Lebanon's Hezbollah members carry Hezbollah flags during the funeral of Adnan Siblini, who was killed while fighting in Syria.
(photo credit: REUTERS)
NEW YORK - Two Beirut residents have been arrested on US charges that they took part in an alleged scheme to help Hezbollah launder drug money, and to funnel thousands of weapons and military parts to criminal groups in Lebanon and Iran, prosecutors in Brooklyn, New York, said on Friday.
Iman Kobeissi, 50, was arraigned in Brooklyn on Friday and held without bail, following her arrest a day earlier in Atlanta on charges of conspiring to commit money laundering and conspiring to deal in unlicensed firearms.
The other defendant, Joseph Asmar, 42, was arrested in Paris on a US warrant and charged with money laundering conspiracy.
A lawyer for Kobeissi could not immediately be reached for comment. It is unclear whether Asmar has hired a lawyer.
Prosecutors said the arrests followed a two-year sting operation in which the defendants had meetings with an undercover US Drug Enforcement Administration agent posing as a drug trafficker.
Kobeissi allegedly claimed to have contacts at Hezbollah looking to buy drugs, weapons and ammunition, and associates in Lebanon and France capable of money laundering.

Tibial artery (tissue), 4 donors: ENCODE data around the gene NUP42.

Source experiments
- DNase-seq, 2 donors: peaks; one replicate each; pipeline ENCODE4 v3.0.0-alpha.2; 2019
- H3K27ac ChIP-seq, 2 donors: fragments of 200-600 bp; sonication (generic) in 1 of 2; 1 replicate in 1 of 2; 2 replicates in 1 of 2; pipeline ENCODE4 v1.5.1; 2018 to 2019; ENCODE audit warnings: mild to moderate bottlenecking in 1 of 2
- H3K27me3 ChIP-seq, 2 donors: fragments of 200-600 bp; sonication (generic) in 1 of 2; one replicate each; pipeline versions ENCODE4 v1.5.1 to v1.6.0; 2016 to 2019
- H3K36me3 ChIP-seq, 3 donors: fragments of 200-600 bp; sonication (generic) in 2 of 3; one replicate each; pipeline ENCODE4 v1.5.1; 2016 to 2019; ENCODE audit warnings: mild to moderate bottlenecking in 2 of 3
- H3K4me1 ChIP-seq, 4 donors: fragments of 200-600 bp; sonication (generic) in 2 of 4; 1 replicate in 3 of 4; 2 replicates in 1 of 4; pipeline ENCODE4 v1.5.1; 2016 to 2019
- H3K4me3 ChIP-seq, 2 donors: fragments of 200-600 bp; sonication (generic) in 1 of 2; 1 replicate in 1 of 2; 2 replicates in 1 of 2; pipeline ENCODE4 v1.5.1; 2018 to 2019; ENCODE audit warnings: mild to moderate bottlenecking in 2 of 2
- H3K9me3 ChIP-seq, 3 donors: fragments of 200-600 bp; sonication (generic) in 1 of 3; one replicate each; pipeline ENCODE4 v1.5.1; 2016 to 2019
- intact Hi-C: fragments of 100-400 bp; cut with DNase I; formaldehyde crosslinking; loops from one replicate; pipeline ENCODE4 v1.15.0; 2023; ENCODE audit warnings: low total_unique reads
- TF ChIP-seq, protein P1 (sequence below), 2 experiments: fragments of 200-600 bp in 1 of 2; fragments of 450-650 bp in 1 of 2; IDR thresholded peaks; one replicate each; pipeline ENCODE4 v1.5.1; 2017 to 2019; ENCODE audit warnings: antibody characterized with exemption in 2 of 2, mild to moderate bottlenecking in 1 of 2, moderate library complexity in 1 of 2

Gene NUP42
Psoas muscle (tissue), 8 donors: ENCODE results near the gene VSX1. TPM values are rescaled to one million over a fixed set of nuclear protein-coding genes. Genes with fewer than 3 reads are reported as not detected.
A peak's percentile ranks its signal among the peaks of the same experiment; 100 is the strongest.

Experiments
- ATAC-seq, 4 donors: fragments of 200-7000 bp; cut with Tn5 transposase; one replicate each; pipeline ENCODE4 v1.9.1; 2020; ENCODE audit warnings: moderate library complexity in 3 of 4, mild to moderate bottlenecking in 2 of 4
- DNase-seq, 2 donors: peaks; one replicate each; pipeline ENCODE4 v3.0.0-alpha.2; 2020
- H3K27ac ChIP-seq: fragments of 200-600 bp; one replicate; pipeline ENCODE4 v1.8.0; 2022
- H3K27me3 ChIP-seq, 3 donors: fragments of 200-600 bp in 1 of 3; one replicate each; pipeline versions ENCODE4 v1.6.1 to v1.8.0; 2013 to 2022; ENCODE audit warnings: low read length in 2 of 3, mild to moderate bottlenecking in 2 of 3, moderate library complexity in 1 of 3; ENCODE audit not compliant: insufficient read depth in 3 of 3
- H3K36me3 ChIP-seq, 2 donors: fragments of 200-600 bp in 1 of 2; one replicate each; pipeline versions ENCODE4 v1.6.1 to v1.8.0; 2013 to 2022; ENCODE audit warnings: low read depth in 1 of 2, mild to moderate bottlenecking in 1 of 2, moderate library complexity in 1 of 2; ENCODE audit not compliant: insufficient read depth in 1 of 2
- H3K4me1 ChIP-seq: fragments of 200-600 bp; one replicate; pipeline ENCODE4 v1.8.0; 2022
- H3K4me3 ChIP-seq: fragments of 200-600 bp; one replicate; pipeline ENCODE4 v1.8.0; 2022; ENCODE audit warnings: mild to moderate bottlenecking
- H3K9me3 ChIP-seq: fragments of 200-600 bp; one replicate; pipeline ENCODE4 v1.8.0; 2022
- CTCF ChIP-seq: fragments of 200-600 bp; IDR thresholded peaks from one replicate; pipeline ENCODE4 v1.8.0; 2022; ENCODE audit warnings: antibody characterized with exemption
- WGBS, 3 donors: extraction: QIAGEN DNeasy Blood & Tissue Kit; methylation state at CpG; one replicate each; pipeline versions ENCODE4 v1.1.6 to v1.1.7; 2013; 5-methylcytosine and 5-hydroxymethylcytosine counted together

Hezbollah is a Lebanese paramilitary group that the US State Department designates as a foreign terrorist organization.
Prosecutors said Kobeissi also expressed interest in selling aircraft parts to Iran, despite US sanctions against that country that would bar a sale.
Meanwhile, Asmar claimed to be an attorney whose connections at European and Middle Eastern banks enabled him to launder any sum of money, and who could use his Hezbollah connections to provide security for drug shipments, prosecutors said.
Prosecutors said the defendants conspired to launder $8 million on behalf of alleged South American and Central American drug traffickers.
In one instance, according to court papers, French police in March photographed Kobeissi on Boulevard Haussmann in Paris accepting a bag from the undercover agent containing $250,000, which she then wired, less a 20 percent commission, to an undercover DEA account in Brooklyn through a bank in Dubai.